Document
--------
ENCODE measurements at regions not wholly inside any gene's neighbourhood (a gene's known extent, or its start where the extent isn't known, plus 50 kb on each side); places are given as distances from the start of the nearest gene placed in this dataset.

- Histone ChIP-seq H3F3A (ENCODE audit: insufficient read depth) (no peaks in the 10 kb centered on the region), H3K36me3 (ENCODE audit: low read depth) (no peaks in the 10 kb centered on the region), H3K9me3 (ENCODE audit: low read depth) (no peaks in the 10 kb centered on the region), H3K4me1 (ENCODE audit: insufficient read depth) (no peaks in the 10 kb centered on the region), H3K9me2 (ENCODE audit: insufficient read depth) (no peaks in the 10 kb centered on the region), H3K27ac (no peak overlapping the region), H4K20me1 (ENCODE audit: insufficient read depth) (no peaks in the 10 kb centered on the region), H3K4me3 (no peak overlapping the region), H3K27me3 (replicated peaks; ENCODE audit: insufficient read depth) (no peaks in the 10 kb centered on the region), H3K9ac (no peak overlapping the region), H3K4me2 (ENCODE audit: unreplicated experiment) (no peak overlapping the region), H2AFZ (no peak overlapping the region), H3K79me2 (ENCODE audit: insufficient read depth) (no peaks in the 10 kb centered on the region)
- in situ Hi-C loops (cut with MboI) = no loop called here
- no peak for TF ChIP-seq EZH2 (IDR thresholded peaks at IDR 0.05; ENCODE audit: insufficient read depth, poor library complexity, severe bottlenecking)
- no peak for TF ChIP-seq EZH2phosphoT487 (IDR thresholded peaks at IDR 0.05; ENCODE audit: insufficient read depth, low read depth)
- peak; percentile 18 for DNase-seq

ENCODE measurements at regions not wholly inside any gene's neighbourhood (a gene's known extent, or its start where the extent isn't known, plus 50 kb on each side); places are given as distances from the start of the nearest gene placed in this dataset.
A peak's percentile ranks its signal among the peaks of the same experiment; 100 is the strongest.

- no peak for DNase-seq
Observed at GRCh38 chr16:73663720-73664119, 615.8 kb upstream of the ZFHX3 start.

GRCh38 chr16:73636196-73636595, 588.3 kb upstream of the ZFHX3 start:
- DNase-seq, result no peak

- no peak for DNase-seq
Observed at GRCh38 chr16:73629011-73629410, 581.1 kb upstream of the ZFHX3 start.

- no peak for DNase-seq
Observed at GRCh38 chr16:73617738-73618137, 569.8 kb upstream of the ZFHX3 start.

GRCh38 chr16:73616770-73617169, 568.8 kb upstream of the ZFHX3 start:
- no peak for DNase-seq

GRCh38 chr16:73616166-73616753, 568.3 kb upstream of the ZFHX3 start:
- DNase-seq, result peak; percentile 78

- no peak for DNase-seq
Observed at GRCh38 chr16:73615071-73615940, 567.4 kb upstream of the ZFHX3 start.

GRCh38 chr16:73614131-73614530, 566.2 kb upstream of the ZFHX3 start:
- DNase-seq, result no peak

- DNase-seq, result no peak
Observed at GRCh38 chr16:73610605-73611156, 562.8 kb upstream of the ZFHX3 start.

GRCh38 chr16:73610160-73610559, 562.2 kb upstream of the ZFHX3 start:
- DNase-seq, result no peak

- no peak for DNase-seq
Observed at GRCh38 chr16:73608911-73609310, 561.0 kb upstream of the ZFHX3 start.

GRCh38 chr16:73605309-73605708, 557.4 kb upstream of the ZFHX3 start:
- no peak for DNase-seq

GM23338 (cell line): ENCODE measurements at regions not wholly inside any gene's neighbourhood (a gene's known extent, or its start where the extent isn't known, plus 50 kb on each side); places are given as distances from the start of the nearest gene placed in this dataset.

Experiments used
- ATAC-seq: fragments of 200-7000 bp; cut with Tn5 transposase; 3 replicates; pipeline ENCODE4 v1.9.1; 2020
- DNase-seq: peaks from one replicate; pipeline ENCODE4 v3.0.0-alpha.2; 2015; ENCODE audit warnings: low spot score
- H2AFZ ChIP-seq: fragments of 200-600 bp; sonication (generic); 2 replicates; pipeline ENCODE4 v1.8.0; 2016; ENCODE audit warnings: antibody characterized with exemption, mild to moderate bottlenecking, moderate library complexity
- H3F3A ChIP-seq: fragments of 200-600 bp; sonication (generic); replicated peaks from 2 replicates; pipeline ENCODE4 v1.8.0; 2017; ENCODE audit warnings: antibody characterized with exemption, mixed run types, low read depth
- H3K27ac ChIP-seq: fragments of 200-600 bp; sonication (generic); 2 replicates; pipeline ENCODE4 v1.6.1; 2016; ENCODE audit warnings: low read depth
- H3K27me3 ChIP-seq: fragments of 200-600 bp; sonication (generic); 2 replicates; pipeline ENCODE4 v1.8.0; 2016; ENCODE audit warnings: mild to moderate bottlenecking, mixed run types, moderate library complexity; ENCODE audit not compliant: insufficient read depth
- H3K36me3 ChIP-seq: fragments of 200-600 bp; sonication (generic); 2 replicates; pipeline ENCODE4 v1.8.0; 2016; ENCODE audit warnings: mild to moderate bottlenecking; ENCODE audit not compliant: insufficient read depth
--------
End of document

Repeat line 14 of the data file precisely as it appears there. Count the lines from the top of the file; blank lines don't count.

Observed at GRCh38 chr16:73629011-73629410, 581.1 kb upstream of the ZFHX3 start.